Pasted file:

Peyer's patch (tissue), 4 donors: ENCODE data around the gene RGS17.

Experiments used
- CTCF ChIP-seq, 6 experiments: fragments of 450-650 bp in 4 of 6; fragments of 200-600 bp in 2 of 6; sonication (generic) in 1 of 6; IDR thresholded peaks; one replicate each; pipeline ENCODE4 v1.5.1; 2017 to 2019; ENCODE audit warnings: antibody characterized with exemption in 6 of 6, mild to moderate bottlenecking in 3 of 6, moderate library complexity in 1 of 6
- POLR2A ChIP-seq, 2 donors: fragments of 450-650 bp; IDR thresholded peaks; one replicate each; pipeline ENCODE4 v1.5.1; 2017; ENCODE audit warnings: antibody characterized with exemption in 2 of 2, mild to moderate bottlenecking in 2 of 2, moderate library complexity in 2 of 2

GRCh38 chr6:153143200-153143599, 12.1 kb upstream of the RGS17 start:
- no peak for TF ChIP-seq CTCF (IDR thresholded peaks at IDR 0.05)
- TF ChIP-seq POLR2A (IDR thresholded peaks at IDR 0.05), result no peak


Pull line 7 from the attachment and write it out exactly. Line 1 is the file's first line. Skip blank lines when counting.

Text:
- TF ChIP-seq POLR2A (IDR thresholded peaks at IDR 0.05), result no peak